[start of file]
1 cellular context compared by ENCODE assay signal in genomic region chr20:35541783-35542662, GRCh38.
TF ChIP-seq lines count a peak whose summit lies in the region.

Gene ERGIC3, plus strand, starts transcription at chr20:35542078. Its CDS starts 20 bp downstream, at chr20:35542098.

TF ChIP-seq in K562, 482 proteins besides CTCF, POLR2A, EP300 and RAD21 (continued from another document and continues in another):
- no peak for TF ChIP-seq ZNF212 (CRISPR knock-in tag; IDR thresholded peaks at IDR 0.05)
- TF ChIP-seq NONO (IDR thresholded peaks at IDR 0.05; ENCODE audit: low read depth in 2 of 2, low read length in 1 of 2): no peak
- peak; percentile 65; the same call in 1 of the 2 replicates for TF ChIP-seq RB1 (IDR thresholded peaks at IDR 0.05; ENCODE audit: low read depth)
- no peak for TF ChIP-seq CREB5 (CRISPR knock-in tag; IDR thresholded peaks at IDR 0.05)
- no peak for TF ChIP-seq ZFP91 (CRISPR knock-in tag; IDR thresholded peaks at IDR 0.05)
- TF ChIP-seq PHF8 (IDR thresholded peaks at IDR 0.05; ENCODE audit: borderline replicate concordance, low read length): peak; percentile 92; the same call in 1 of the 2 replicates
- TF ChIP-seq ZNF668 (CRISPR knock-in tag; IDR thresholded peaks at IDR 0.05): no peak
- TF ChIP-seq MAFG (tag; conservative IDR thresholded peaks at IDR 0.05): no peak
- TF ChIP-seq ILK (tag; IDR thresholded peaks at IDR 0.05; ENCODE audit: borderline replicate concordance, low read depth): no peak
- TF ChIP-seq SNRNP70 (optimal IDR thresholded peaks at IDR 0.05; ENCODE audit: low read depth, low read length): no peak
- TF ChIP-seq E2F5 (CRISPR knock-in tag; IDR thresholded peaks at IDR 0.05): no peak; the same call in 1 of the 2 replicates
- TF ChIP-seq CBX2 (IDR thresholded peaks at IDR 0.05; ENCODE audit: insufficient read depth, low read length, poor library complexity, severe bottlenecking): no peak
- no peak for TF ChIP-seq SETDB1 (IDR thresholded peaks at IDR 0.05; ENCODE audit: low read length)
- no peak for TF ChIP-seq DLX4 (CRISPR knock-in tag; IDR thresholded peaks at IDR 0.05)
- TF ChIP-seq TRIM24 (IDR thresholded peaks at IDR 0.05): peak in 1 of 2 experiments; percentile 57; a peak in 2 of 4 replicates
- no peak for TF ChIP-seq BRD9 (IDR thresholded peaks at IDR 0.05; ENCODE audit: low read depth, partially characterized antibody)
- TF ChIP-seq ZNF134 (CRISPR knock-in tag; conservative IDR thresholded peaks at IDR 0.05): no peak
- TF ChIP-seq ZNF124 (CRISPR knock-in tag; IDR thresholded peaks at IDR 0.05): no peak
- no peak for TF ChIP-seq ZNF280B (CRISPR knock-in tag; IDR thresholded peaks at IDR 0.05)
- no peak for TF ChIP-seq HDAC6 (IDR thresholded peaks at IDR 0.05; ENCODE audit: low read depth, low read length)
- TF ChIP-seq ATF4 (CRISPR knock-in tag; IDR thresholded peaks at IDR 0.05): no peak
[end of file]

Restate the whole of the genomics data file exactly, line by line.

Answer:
1 cellular context compared by ENCODE assay signal in genomic region chr20:35541783-35542662, GRCh38.
TF ChIP-seq lines count a peak whose summit lies in the region.

Gene ERGIC3, plus strand, starts transcription at chr20:35542078. Its CDS starts 20 bp downstream, at chr20:35542098.

TF ChIP-seq in K562, 482 proteins besides CTCF, POLR2A, EP300 and RAD21 (continued from another document and continues in another):
- no peak for TF ChIP-seq ZNF212 (CRISPR knock-in tag; IDR thresholded peaks at IDR 0.05)
- TF ChIP-seq NONO (IDR thresholded peaks at IDR 0.05; ENCODE audit: low read depth in 2 of 2, low read length in 1 of 2): no peak
- peak; percentile 65; the same call in 1 of the 2 replicates for TF ChIP-seq RB1 (IDR thresholded peaks at IDR 0.05; ENCODE audit: low read depth)
- no peak for TF ChIP-seq CREB5 (CRISPR knock-in tag; IDR thresholded peaks at IDR 0.05)
- no peak for TF ChIP-seq ZFP91 (CRISPR knock-in tag; IDR thresholded peaks at IDR 0.05)
- TF ChIP-seq PHF8 (IDR thresholded peaks at IDR 0.05; ENCODE audit: borderline replicate concordance, low read length): peak; percentile 92; the same call in 1 of the 2 replicates
- TF ChIP-seq ZNF668 (CRISPR knock-in tag; IDR thresholded peaks at IDR 0.05): no peak
- TF ChIP-seq MAFG (tag; conservative IDR thresholded peaks at IDR 0.05): no peak
- TF ChIP-seq ILK (tag; IDR thresholded peaks at IDR 0.05; ENCODE audit: borderline replicate concordance, low read depth): no peak
- TF ChIP-seq SNRNP70 (optimal IDR thresholded peaks at IDR 0.05; ENCODE audit: low read depth, low read length): no peak
- TF ChIP-seq E2F5 (CRISPR knock-in tag; IDR thresholded peaks at IDR 0.05): no peak; the same call in 1 of the 2 replicates
- TF ChIP-seq CBX2 (IDR thresholded peaks at IDR 0.05; ENCODE audit: insufficient read depth, low read length, poor library complexity, severe bottlenecking): no peak
- no peak for TF ChIP-seq SETDB1 (IDR thresholded peaks at IDR 0.05; ENCODE audit: low read length)
- no peak for TF ChIP-seq DLX4 (CRISPR knock-in tag; IDR thresholded peaks at IDR 0.05)
- TF ChIP-seq TRIM24 (IDR thresholded peaks at IDR 0.05): peak in 1 of 2 experiments; percentile 57; a peak in 2 of 4 replicates
- no peak for TF ChIP-seq BRD9 (IDR thresholded peaks at IDR 0.05; ENCODE audit: low read depth, partially characterized antibody)
- TF ChIP-seq ZNF134 (CRISPR knock-in tag; conservative IDR thresholded peaks at IDR 0.05): no peak
- TF ChIP-seq ZNF124 (CRISPR knock-in tag; IDR thresholded peaks at IDR 0.05): no peak
- no peak for TF ChIP-seq ZNF280B (CRISPR knock-in tag; IDR thresholded peaks at IDR 0.05)
- no peak for TF ChIP-seq HDAC6 (IDR thresholded peaks at IDR 0.05; ENCODE audit: low read depth, low read length)
- TF ChIP-seq ATF4 (CRISPR knock-in tag; IDR thresholded peaks at IDR 0.05): no peak